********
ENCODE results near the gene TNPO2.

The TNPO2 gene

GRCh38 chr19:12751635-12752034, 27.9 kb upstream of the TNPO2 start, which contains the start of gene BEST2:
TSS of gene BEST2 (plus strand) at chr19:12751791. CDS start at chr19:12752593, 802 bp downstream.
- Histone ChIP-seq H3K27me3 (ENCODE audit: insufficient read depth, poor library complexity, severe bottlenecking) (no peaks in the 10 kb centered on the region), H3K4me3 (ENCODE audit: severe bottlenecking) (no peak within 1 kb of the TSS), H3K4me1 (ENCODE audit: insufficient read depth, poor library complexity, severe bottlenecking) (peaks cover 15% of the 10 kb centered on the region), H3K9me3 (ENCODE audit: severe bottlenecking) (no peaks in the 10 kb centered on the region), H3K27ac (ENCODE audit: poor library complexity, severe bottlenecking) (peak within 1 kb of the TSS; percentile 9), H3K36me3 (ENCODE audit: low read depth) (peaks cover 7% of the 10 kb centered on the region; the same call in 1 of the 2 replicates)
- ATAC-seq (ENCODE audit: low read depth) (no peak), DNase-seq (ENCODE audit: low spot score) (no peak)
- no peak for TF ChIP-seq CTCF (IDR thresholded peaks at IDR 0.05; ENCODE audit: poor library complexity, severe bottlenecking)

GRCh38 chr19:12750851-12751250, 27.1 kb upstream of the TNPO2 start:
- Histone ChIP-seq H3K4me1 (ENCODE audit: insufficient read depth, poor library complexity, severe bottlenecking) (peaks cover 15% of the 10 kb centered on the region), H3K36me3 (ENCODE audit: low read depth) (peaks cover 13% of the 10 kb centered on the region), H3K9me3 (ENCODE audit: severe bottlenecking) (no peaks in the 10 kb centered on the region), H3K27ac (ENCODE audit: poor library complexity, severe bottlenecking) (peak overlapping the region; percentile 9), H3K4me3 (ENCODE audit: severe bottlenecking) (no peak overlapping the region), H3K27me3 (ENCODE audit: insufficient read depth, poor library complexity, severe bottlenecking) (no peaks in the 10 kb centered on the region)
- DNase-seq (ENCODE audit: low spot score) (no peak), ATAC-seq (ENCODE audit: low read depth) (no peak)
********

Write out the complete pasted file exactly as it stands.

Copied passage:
ENCODE results near the gene TNPO2.

The TNPO2 gene

GRCh38 chr19:12751635-12752034, 27.9 kb upstream of the TNPO2 start, which contains the start of gene BEST2:
TSS of gene BEST2 (plus strand) at chr19:12751791. CDS start at chr19:12752593, 802 bp downstream.
- Histone ChIP-seq H3K27me3 (ENCODE audit: insufficient read depth, poor library complexity, severe bottlenecking) (no peaks in the 10 kb centered on the region), H3K4me3 (ENCODE audit: severe bottlenecking) (no peak within 1 kb of the TSS), H3K4me1 (ENCODE audit: insufficient read depth, poor library complexity, severe bottlenecking) (peaks cover 15% of the 10 kb centered on the region), H3K9me3 (ENCODE audit: severe bottlenecking) (no peaks in the 10 kb centered on the region), H3K27ac (ENCODE audit: poor library complexity, severe bottlenecking) (peak within 1 kb of the TSS; percentile 9), H3K36me3 (ENCODE audit: low read depth) (peaks cover 7% of the 10 kb centered on the region; the same call in 1 of the 2 replicates)
- ATAC-seq (ENCODE audit: low read depth) (no peak), DNase-seq (ENCODE audit: low spot score) (no peak)
- no peak for TF ChIP-seq CTCF (IDR thresholded peaks at IDR 0.05; ENCODE audit: poor library complexity, severe bottlenecking)

GRCh38 chr19:12750851-12751250, 27.1 kb upstream of the TNPO2 start:
- Histone ChIP-seq H3K4me1 (ENCODE audit: insufficient read depth, poor library complexity, severe bottlenecking) (peaks cover 15% of the 10 kb centered on the region), H3K36me3 (ENCODE audit: low read depth) (peaks cover 13% of the 10 kb centered on the region), H3K9me3 (ENCODE audit: severe bottlenecking) (no peaks in the 10 kb centered on the region), H3K27ac (ENCODE audit: poor library complexity, severe bottlenecking) (peak overlapping the region; percentile 9), H3K4me3 (ENCODE audit: severe bottlenecking) (no peak overlapping the region), H3K27me3 (ENCODE audit: insufficient read depth, poor library complexity, severe bottlenecking) (no peaks in the 10 kb centered on the region)
- DNase-seq (ENCODE audit: low spot score) (no peak), ATAC-seq (ENCODE audit: low read depth) (no peak)